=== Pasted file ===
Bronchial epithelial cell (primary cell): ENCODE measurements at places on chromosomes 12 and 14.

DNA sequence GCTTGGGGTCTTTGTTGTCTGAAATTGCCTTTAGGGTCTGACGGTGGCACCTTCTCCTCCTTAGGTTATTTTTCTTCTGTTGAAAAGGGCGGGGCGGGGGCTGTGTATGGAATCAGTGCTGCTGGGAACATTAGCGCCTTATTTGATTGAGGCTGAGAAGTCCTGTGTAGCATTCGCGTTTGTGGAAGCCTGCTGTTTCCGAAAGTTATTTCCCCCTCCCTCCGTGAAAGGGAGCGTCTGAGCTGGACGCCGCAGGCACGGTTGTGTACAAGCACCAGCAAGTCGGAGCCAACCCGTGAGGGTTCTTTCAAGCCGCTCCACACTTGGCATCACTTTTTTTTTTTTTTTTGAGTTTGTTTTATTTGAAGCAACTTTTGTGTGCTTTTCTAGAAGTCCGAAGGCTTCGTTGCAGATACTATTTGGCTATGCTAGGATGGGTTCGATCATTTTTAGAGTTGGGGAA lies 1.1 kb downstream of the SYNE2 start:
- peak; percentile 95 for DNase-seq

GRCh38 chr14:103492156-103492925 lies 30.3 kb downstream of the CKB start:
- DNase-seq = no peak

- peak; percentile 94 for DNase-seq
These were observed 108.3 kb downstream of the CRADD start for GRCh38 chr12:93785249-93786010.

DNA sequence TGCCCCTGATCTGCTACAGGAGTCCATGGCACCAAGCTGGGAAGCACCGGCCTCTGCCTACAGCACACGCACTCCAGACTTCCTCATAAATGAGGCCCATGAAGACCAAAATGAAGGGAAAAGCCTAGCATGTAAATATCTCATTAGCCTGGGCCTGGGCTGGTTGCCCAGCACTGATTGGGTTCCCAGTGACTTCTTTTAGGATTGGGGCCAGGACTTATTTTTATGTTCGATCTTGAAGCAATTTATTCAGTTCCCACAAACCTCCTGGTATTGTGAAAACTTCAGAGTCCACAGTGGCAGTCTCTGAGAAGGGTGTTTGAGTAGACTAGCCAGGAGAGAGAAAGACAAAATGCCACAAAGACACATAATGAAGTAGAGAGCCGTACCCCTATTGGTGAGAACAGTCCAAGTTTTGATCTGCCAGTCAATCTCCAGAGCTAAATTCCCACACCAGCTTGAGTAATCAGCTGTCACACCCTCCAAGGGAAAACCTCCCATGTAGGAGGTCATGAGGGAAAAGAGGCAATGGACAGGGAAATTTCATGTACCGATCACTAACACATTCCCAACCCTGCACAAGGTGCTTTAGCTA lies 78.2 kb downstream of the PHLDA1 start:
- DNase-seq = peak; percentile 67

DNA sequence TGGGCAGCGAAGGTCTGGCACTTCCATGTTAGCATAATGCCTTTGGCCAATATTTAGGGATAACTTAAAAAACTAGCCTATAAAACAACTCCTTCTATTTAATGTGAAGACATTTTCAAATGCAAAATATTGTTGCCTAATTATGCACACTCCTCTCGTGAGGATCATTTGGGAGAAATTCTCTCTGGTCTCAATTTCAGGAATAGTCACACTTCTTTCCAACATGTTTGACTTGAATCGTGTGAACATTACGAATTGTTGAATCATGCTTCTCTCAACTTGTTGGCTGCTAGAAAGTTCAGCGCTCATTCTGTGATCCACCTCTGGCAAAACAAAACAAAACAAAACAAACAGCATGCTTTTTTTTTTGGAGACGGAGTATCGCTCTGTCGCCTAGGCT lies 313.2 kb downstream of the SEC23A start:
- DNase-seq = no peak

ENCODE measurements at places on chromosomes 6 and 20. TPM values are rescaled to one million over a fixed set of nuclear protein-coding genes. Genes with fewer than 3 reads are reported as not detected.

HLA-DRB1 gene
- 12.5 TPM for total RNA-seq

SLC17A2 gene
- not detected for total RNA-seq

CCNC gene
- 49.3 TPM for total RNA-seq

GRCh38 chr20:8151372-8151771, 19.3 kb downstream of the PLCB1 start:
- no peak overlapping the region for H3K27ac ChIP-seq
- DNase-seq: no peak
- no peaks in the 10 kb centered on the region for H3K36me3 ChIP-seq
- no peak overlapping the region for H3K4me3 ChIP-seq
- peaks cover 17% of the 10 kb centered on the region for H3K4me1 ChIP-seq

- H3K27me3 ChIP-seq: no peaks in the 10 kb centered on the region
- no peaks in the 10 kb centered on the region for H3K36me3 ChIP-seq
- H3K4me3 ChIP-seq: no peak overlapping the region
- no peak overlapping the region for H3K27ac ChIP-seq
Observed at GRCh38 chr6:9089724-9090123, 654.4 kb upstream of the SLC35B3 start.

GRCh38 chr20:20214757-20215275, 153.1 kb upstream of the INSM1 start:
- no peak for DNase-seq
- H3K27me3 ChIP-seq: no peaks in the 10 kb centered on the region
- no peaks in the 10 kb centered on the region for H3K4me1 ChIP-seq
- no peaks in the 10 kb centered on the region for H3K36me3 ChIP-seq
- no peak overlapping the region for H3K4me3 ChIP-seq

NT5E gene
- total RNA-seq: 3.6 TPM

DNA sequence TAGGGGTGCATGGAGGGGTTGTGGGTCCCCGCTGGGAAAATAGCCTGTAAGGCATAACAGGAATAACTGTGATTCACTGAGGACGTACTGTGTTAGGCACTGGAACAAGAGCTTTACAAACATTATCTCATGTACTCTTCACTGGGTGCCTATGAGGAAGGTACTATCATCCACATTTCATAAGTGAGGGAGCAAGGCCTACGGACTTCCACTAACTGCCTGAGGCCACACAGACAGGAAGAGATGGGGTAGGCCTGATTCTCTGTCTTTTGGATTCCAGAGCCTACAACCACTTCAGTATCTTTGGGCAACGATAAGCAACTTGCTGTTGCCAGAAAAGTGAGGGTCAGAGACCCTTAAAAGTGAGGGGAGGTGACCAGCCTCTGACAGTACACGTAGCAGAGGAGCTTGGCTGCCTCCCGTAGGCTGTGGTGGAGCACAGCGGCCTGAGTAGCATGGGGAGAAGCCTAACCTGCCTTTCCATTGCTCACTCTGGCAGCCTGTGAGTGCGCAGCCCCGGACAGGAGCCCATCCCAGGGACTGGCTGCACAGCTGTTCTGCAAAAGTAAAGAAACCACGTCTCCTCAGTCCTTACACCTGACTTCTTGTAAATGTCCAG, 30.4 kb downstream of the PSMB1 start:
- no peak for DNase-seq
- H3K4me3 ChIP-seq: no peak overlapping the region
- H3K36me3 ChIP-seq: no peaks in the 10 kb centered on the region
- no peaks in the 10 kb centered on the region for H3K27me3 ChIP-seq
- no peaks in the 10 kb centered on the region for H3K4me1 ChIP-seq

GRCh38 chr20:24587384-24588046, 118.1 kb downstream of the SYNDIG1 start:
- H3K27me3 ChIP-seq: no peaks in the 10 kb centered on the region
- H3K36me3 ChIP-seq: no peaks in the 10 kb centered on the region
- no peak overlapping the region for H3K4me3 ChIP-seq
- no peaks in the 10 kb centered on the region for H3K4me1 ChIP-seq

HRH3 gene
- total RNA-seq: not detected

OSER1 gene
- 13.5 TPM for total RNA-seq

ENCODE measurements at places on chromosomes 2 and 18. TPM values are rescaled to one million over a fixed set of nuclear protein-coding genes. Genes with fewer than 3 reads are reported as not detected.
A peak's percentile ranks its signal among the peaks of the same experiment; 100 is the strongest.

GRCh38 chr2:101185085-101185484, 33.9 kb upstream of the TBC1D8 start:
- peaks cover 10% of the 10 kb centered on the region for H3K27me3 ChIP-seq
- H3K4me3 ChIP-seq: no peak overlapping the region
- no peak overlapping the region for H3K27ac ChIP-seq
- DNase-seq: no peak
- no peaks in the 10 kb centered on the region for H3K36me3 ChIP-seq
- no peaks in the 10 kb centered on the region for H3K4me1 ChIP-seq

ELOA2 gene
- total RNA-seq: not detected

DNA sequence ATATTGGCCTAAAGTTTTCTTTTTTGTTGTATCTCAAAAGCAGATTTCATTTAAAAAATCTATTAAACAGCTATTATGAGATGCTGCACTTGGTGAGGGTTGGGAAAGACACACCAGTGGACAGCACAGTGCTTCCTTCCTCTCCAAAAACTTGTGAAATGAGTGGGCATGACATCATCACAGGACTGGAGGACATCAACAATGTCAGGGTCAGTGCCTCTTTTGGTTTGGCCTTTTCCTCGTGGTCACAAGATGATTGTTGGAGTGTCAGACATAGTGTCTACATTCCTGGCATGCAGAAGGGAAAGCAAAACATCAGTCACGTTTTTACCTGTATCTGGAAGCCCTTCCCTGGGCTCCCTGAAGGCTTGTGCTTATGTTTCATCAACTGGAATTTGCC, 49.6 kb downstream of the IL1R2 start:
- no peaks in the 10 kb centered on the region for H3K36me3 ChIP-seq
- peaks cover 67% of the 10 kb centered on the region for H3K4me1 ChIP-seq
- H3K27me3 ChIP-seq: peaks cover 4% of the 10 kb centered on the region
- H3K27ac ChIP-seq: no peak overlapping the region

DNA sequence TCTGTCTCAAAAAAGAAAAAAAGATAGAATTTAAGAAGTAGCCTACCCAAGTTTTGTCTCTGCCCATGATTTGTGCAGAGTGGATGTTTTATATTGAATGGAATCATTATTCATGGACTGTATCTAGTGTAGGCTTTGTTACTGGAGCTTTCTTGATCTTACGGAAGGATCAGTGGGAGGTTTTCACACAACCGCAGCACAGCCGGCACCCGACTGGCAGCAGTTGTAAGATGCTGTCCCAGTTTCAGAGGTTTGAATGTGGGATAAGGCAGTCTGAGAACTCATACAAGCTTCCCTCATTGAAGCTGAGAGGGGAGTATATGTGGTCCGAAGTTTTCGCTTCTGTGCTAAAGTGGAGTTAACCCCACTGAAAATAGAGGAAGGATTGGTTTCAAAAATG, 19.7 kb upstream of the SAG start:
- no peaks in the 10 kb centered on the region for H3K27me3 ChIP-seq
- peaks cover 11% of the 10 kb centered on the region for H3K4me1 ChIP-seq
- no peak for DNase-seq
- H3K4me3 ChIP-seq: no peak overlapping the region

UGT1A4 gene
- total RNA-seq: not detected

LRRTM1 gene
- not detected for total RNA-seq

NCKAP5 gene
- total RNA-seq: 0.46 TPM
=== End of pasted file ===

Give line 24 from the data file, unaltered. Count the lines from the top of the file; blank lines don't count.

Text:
- peaks cover 17% of the 10 kb centered on the region for H3K4me1 ChIP-seq